I was talking to someone very recently about general business topics, and and we ended up briefly delving into a discussion on international markets. As a part of this discussion, I mentioned that I have been wanting to increase my exposure to non-US markets, but am currently well under 10%. My comments were that I thought I need to revisit this ratio.
The guy with whom I was talking paused for a second, furrowed his eyebrows, and then stated that he didn’t believe he had any direct international investment. He went on to comment that he’s fine with that, because how was he “supposed to know what consumers in China want?” He used China as a proxy for any market distant from the U.S. Essentially, he was saying that he didn’t understand foreign markets, so why invest in them? Right away, it seemed to me like he had a home country bias.
There’s an old maxim that you should “invest in what you know”. It’s a general philosophy that was a big part of Peter Lynch’s teachings. Lynch is probably best known for being the acclaimed manager of the Fidelity Magellan fund, as well as for authoring several popular investment books. Lynch has probably forgotten much more about investing than many of us will ever know. In other words, he knowledgeable. Clearly, Lynch achieved quite a bit of success, so there’s obviously something to the the application of this principle of investing in what you know. Furthermore, he’s just an example to point to – there are scores of investors who take this approach. Yes, just like the guy with whom I was having the aforementioned discussion.
Now, I might not be someone to dispute this approach….but then again, I’ll do it anyway:)
My view on the idea of sticking to what you know is that it has merit, but it can be misapplied and taken too far.
If somebody asks me to make a big investment in a bauxite mining operation, as an example, I’d pass. Now, it just might be a great opportunity, but since I know absolutely nothing about that business, I wouldn’t make such an investment. In that case, I’d stick to what I now, or at least avoid what I don’t know.
However, there are other legitimate examples of when it’s good to ignore the “buy what you know” approach:
- Mutual Funds. If somebody asks me to make small investments across a representative set of companies traded in the stock market, I’ll think about it. Why? Well, isn’t that what index funds are, more or less? I might not know a lot about these companies, but I know enough to say that historically, stocks have earned a rate of return that well outpaces inflation. That’s enough to get me to buy stocks in a ton of different companies, all through an index funds. Index funds are a great example of how taking the “invest in what you know” approach can go too far. If you follow that approach too closely, you’d miss out on all the advantages of investing in funds. Including funds that hold positions in companies that you know nothing about.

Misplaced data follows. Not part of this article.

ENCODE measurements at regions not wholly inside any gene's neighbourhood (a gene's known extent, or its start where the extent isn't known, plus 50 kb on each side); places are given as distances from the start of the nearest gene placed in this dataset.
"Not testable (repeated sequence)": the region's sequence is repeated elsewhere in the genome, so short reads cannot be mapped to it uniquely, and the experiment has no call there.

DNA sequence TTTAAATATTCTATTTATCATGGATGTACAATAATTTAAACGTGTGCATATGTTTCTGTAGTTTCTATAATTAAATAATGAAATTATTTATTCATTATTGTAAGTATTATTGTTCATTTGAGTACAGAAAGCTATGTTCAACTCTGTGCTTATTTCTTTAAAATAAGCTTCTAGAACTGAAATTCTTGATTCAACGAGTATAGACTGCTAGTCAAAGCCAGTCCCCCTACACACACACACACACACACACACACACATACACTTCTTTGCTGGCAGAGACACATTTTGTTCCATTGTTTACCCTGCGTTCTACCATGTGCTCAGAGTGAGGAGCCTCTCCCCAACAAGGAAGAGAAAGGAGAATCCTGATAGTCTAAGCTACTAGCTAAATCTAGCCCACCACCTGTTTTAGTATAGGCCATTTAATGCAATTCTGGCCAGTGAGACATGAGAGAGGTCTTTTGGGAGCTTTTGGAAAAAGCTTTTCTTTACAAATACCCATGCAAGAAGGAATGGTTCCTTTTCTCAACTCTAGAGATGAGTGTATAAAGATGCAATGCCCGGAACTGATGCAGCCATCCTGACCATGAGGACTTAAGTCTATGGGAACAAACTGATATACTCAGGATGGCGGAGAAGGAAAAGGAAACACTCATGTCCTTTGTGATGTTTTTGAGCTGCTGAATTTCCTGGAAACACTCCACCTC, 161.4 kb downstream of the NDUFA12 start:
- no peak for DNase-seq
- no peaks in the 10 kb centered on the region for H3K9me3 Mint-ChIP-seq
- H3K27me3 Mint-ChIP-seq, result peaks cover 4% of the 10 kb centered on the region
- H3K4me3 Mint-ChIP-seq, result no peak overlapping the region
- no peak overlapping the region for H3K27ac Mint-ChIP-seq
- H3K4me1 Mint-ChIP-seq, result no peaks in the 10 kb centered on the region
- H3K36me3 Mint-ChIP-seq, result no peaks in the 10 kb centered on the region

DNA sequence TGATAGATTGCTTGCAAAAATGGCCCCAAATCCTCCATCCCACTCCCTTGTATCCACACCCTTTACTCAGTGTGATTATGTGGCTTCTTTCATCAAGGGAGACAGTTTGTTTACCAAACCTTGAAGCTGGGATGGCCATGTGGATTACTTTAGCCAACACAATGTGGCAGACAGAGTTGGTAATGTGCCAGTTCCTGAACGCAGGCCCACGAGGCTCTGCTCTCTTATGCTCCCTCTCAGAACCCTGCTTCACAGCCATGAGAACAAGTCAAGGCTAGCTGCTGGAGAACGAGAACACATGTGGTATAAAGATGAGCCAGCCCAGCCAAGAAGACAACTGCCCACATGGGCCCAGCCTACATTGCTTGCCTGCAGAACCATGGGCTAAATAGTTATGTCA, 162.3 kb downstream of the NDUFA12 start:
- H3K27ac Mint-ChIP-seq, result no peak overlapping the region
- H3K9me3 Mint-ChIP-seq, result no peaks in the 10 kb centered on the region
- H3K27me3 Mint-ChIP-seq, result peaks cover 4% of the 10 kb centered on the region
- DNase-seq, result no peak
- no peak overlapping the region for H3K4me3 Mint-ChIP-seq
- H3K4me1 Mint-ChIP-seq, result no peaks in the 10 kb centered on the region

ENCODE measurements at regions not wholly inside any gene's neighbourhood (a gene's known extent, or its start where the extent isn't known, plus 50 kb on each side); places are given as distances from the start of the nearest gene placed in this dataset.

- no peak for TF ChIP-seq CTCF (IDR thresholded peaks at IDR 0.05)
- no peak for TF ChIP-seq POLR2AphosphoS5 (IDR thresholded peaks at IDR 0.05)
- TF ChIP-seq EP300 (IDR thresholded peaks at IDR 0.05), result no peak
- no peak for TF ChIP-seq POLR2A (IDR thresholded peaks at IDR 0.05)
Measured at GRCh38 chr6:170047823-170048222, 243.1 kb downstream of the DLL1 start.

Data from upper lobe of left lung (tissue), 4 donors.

- Investing in a Company other than Your Employer. I’ve heard of several people who simply wanted to invest in the stock of their employer, because it’s what they know (or so they think). In post from the early days of the blog, I shared the story about a guy who invested everything in the company stock. He told a large gathering at a retirement party that he invested everything in the company stock over the years and that it worked for him, so we should consider doing it too. Surprisingly, he got an ovation for that. Meanwhile, I sat quiet thinking that he was so totally wrong. Maybe he got lucky with his investments, but it’s very risky to put all of one’s eggs in one basket. You already have employment risk in a company, why add investment risk too
- Investing in International Stocks. This applies to the guy I mentioned above, who might want to at least consider diversification. A prior post I wrote a while ago discussed the topic of international stocks and diversification. In that post, I referenced another article which stated that at the time, the U.S. held 43% of global stock value, yet American investors hold 70% of their stock portfolios in American companies. Frankly, I’m surprised it’s that low! What’s also interesting is that the United States’ share of the world stock market value was 90% back in 1945, and has since declined to the 43% figure I mentioned above. This phenomenon of home country bias is not exclusive to the U.S. either, as it’s been seen in even more drastic terms in some other countries, as I noted in the prior post. Yes, it seems like we all need to realize that’s there’s a world out there!
My Questions for You:
Do you prefer to strictly invest in what you know, or do you branch out?
If you do branch out, do you follow each of the 3 approaches above?
Do you know anybody who carries a home country bias with investments?